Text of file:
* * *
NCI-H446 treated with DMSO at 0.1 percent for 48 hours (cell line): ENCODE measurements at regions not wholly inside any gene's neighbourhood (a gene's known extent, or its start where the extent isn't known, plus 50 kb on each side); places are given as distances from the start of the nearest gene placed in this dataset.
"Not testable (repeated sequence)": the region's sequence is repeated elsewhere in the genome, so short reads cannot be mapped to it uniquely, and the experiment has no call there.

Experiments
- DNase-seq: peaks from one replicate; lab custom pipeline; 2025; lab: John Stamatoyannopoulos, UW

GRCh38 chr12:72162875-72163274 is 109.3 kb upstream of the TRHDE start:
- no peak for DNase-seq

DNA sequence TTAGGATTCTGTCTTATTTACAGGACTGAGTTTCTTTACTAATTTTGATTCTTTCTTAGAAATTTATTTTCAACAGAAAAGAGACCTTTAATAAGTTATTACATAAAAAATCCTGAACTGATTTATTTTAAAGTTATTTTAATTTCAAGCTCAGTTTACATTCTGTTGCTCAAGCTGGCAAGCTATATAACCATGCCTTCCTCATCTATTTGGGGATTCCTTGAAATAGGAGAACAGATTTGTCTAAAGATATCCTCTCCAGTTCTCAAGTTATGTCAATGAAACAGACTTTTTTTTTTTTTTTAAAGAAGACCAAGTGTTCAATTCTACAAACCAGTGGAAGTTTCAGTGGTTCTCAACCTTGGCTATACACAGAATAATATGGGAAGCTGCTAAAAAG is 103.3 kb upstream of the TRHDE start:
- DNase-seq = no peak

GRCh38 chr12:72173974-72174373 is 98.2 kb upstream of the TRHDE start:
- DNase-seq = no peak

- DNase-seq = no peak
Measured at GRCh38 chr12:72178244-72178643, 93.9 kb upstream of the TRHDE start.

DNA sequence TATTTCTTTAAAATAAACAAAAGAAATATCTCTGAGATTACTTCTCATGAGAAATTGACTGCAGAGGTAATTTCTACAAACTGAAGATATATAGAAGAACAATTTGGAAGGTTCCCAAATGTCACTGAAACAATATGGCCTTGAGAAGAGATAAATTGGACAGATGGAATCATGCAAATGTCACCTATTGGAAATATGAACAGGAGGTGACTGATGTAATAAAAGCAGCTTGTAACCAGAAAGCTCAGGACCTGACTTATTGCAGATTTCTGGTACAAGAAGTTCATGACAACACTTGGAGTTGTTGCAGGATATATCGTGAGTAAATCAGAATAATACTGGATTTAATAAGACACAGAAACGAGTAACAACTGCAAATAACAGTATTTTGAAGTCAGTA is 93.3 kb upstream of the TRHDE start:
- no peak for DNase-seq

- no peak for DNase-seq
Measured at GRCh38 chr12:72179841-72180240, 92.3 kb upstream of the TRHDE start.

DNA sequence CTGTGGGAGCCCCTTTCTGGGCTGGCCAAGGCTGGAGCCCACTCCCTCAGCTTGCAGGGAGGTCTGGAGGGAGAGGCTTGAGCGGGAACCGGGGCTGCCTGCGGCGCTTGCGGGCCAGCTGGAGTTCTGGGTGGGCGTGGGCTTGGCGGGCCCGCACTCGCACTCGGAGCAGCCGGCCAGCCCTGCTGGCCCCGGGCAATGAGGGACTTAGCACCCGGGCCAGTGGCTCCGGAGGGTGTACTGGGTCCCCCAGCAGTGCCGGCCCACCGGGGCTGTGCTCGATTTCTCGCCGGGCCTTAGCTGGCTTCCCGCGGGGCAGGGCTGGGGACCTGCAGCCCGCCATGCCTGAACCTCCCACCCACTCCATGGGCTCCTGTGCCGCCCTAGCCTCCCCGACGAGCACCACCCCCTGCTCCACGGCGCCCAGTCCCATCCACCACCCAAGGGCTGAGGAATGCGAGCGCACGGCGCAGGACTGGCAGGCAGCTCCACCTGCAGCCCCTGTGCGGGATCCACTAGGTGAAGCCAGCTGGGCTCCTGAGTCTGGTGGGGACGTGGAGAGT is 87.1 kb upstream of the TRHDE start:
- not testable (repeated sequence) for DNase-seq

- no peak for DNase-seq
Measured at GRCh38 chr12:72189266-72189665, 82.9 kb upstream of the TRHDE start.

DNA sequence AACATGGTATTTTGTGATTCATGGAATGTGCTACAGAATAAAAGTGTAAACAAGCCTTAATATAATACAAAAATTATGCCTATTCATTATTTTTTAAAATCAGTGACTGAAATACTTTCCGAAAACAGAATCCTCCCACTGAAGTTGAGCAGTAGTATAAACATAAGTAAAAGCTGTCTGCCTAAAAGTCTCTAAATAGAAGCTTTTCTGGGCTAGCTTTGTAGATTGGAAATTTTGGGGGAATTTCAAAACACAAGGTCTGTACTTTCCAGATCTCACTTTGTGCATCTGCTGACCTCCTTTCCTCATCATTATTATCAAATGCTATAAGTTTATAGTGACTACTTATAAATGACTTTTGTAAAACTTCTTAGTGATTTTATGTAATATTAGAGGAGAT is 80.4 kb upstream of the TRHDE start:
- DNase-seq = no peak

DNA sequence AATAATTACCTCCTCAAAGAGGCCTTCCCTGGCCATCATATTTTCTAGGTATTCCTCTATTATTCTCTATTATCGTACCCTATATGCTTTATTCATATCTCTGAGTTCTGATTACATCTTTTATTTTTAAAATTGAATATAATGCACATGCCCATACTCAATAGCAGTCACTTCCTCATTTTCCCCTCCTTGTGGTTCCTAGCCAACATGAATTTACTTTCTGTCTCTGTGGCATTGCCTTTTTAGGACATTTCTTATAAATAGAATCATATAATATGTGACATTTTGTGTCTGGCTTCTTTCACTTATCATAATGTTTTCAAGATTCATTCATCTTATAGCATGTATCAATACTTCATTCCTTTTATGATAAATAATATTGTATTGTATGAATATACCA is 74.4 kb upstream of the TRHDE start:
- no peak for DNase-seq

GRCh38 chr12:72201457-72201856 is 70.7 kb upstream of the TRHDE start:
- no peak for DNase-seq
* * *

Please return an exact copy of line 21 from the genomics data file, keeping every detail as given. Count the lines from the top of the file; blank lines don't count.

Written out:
DNA sequence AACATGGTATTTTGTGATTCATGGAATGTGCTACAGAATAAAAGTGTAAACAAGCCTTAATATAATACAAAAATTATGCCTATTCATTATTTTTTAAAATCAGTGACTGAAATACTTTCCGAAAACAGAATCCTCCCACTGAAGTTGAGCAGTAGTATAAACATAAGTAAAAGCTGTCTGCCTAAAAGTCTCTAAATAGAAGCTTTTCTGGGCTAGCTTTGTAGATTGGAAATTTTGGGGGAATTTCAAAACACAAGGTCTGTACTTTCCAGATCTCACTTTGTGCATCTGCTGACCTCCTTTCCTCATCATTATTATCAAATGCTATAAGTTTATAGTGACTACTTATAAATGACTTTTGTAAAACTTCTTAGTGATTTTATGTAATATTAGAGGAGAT is 80.4 kb upstream of the TRHDE start: